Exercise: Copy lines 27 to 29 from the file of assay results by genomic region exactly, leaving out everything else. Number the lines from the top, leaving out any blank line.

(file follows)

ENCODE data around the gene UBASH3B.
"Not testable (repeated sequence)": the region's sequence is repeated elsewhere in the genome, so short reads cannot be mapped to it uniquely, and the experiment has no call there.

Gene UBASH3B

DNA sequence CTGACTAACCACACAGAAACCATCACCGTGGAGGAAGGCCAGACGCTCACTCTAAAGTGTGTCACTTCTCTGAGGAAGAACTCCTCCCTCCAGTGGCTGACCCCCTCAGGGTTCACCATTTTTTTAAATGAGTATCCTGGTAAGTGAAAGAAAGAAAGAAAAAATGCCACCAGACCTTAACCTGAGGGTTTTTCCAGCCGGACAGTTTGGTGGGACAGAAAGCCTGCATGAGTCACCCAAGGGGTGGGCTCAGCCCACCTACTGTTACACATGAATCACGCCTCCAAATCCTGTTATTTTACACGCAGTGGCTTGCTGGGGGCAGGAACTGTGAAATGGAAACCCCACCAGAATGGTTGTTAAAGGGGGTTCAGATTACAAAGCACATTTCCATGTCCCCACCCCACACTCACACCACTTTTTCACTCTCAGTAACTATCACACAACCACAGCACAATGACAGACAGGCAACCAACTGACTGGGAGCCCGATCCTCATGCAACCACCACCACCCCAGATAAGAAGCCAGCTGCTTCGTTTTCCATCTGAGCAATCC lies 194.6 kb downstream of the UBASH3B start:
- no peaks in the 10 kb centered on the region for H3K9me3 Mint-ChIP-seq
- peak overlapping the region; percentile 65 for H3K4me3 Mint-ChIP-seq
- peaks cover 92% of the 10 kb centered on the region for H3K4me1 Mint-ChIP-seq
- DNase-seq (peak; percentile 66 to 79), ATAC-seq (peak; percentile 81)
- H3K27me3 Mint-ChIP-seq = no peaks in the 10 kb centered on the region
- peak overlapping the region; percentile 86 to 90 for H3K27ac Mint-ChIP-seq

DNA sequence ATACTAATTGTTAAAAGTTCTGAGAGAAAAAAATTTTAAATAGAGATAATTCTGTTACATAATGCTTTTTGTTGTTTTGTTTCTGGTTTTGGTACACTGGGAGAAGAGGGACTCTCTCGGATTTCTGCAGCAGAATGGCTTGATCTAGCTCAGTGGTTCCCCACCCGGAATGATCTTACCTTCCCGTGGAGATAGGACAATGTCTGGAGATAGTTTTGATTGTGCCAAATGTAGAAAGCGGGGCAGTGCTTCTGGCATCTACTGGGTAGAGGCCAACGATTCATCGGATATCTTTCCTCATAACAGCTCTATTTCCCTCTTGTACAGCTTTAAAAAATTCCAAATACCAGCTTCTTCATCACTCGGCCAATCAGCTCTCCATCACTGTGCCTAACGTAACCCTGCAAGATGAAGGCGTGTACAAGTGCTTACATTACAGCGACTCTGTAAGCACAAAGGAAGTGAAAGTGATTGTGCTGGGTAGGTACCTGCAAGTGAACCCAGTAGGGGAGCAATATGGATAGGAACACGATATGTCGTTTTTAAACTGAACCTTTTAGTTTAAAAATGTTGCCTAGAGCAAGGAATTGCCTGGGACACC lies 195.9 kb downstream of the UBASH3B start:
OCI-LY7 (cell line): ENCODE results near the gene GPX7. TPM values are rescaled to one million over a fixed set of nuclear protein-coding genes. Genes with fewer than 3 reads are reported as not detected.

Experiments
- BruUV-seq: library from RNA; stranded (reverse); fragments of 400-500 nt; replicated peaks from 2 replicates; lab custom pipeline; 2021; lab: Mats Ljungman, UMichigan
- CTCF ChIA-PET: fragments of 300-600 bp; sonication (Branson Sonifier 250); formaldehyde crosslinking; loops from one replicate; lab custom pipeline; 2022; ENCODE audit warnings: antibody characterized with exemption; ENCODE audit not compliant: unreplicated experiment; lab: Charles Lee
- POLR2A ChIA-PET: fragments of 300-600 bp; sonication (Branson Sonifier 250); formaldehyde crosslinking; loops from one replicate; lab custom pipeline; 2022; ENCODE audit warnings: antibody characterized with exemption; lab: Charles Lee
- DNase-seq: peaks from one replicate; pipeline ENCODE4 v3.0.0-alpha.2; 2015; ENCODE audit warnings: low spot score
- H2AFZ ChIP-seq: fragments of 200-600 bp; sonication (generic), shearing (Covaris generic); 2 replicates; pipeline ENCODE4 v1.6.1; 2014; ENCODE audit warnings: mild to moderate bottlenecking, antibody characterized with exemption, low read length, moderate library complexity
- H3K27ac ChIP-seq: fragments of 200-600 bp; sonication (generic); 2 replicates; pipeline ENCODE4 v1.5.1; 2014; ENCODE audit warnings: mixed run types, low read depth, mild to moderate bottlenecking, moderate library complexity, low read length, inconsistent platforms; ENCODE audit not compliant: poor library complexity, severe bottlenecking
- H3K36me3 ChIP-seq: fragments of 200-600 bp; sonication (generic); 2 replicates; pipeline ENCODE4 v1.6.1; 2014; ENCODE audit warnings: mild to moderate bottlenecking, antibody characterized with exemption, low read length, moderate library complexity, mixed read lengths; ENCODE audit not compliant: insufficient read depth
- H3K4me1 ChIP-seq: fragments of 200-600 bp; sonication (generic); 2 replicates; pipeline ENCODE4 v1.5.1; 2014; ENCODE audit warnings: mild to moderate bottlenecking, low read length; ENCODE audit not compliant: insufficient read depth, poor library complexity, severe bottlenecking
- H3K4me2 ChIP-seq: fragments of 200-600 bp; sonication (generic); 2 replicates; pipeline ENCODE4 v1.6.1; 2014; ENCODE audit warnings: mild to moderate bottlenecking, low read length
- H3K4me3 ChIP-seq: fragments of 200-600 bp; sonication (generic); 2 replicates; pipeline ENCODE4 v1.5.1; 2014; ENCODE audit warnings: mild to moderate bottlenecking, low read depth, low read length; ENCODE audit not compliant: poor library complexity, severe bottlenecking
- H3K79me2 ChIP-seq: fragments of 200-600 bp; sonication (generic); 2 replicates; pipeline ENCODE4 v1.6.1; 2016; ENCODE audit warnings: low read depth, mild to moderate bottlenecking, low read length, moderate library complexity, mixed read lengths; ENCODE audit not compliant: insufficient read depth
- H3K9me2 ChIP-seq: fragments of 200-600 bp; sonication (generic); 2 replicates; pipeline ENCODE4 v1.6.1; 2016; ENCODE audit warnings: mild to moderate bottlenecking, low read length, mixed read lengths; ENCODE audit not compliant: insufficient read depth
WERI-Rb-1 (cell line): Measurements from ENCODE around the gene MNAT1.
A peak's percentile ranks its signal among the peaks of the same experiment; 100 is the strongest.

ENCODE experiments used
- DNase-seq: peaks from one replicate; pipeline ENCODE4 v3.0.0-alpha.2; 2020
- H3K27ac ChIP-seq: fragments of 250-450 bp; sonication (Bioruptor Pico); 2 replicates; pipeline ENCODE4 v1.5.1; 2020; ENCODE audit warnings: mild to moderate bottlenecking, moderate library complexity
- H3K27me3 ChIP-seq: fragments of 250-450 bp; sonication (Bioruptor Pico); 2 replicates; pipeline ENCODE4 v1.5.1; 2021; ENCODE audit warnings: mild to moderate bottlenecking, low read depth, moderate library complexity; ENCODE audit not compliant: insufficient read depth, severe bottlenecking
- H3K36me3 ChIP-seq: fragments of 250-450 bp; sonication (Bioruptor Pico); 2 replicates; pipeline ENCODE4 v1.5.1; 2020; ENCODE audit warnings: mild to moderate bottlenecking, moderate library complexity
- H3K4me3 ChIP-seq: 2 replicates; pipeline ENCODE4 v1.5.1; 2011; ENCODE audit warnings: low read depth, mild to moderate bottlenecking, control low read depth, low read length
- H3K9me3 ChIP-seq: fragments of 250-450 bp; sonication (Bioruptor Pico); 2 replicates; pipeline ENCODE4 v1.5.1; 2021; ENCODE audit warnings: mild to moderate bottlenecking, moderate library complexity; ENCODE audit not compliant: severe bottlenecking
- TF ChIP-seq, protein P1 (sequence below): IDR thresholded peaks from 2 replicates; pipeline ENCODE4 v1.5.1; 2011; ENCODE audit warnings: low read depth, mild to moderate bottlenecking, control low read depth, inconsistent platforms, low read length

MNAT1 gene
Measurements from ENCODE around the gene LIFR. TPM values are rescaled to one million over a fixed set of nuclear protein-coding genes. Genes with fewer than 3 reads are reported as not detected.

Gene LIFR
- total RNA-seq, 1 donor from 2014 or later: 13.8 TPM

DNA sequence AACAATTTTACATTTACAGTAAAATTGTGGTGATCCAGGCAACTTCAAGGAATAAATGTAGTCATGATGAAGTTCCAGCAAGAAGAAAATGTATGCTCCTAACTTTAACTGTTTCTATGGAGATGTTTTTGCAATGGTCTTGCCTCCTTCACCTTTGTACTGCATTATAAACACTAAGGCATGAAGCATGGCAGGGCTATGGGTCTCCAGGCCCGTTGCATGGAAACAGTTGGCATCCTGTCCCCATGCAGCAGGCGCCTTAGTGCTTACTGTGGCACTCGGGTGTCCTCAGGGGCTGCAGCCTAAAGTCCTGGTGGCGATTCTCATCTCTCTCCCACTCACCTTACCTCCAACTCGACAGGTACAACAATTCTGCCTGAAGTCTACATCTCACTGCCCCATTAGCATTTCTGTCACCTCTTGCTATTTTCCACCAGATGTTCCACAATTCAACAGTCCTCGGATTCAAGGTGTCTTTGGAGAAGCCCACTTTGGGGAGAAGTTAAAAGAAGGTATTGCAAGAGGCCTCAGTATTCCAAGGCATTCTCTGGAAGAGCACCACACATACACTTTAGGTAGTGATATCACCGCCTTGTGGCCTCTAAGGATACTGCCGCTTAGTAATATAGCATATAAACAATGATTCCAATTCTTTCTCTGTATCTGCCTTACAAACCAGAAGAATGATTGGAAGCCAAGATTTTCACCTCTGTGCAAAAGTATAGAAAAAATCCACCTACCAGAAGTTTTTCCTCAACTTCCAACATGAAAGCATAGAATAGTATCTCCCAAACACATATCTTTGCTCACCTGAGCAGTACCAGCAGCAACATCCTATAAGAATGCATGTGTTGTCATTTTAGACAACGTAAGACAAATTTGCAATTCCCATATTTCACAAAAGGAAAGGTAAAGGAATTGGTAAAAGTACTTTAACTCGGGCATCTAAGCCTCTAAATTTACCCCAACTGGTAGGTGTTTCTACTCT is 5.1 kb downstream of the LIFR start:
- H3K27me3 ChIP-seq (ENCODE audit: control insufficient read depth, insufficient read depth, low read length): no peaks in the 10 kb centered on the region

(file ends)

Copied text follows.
A peak's percentile ranks its signal among the peaks of the same experiment; 100 is the strongest.

ENCODE experiments used
- DNase-seq: peaks from one replicate; pipeline ENCODE4 v3.0.0-alpha.2; 2020